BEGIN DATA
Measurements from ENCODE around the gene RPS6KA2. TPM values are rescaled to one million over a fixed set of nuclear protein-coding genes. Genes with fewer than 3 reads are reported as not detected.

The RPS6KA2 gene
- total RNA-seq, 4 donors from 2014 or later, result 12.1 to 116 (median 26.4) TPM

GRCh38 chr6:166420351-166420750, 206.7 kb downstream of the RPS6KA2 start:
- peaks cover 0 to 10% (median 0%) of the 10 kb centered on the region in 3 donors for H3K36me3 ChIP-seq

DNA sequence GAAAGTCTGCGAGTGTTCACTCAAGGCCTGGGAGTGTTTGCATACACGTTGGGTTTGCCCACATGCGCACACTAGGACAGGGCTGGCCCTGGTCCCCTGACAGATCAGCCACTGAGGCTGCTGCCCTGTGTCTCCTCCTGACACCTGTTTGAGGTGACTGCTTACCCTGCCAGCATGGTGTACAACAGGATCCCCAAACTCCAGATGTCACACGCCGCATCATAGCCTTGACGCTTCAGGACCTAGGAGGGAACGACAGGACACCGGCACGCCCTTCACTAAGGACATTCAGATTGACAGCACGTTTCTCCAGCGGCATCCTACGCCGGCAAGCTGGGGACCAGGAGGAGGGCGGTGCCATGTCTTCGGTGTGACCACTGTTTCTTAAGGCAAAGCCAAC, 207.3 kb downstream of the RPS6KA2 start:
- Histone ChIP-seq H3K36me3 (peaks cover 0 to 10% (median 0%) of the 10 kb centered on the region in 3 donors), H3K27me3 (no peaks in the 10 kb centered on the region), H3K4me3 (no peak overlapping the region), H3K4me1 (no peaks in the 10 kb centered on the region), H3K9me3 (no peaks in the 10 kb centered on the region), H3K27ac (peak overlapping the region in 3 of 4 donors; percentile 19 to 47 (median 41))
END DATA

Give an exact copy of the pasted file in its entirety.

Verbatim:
Measurements from ENCODE around the gene RPS6KA2. TPM values are rescaled to one million over a fixed set of nuclear protein-coding genes. Genes with fewer than 3 reads are reported as not detected.

The RPS6KA2 gene
- total RNA-seq, 4 donors from 2014 or later, result 12.1 to 116 (median 26.4) TPM

GRCh38 chr6:166420351-166420750, 206.7 kb downstream of the RPS6KA2 start:
- peaks cover 0 to 10% (median 0%) of the 10 kb centered on the region in 3 donors for H3K36me3 ChIP-seq

DNA sequence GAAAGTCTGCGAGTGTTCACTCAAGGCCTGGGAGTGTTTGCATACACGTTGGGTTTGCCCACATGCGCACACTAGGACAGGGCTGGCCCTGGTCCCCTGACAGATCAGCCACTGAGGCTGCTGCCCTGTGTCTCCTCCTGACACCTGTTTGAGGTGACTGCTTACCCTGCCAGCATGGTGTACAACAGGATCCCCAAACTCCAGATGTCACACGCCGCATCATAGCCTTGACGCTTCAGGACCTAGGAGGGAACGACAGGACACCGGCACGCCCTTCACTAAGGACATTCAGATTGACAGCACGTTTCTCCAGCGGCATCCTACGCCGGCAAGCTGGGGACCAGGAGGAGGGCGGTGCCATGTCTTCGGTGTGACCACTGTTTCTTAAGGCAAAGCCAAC, 207.3 kb downstream of the RPS6KA2 start:
- Histone ChIP-seq H3K36me3 (peaks cover 0 to 10% (median 0%) of the 10 kb centered on the region in 3 donors), H3K27me3 (no peaks in the 10 kb centered on the region), H3K4me3 (no peak overlapping the region), H3K4me1 (no peaks in the 10 kb centered on the region), H3K9me3 (no peaks in the 10 kb centered on the region), H3K27ac (peak overlapping the region in 3 of 4 donors; percentile 19 to 47 (median 41))